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Wednesday, February 4, 2009

Baseball & A Free Society

       Baseball & A Free Society

With the pitchers and catchers reporting for Spring Training in just a couple of weeks, it got me to thinking about baseball and democracy, or should I say, the way a free society works. 

Baseball (or most any other team sport) takes skill to succeed.  In fact, baseball is based on particular skills, i.e. turning a double play, hitting an 85 mile-per-hour curve ball, etc.  Basketball’s required skills include dribbling and shooting accurately.  Football demands being able to catch an odd shaped ball while fending off a tackler and running quicker, smarter and faster than the defender.  These sports require other skills as well, but you get the idea.

All three sports, especially baseball which is significantly more complicated and sophisticated than the others (if you don’t believe me, try to explain baseball to someone who is visiting from Germany or the UK, as I have), have rules that apply to all players.  And getting on a team for any of these sports is strictly based on merit.  Who you know, how much money you have, where you were raised, your sex, or the color of your skin (no longer) has any impact whatsoever on your ability to be on the starting team. 

Can’t dribble?  I don’t want you on my basketball team.  Can’t hit?  I don’t want you on my baseball team.  Can’t block or catch a football?  I don’t want you on my football team.  It is all based on your merit.

And, by the way, it doesn’t matter if you are not blessed with good hand-to-eye coordination.  Tough!  It doesn’t matter if you are not tall enough.  Tough!  It doesn’t matter if you’re not big enough.  Tough!

I know because I was never fast enough, coordinated enough, tall enough, big enough, or just good enough to make it on any of my high school’s teams.  I had passion without talent.

That’s life.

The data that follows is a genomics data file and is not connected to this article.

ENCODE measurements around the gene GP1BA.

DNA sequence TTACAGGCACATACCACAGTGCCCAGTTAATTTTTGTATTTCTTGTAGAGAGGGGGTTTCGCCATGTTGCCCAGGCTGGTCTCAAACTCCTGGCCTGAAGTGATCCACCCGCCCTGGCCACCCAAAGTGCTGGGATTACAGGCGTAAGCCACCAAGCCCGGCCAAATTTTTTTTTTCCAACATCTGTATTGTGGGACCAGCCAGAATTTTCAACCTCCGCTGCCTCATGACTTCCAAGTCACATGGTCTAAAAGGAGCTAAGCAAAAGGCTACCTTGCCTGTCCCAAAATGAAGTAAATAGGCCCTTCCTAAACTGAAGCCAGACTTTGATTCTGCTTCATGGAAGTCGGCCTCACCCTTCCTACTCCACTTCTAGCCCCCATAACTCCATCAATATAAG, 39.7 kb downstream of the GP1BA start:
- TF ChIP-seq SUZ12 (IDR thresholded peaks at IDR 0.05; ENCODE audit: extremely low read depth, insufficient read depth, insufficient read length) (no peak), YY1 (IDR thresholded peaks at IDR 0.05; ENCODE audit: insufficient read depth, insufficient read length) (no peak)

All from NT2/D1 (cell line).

In a free society, you go as far as your God-given talent, ability, drive, and God’s blessings take you.  That’s a free society at its best.  It’s a free society as our Founders envisioned it. 

And in sports, everyone plays by the same rules.  There are no exceptions for players who are shorter or smaller or slower or less skilled.  The rules apply to everyone equally and they certainly can’t be changed in the middle of the game.

In society, government makes the rules, and like baseball, they should be applied to everyone equally.  That is the only fair and right way for laws to apply.  When laws are applied unequally (as they were to black Americans), the outcomes are not fair.  Yes, Judges, like umpires, make mistakes, but again, that’s life—imperfect, difficult, challenging, sometimes disappointing, but life.

It wouldn’t be much fun to go to a baseball game and have one team start with runs on the scoreboard because it’s not as good as the other team.  We would rightfully call that unfair.

The rule makers never seek to determine outcomes and government shouldn’t either.  When government seeks to define outcomes, the problems begin.  Problems like the current economic crisis.  Subprime loans given to selected individuals who can’t afford to repay them because of government mandates, caused a financial meltdown.  Good intentions without a solid understanding of the foundations of a free society make lousy law. 

Baseball players, even on the sandlot level, don’t seek unfair advantages.  What fun is it to win if you are cheating?  How good can you feel about yourself if the rule maker gives you an unfair advantage?

Laws that are based on good intentions, but favor one group or one individual over another, hurt everyone.  The loser quits trying if it’s not a level playing field.  The winner loses self-respect if he or she knows that they really didn’t win on their own merit. 

When we play sports we are tough and demanding when it comes to enforcing the rules fairly and equally.  We should demand no less from our government.

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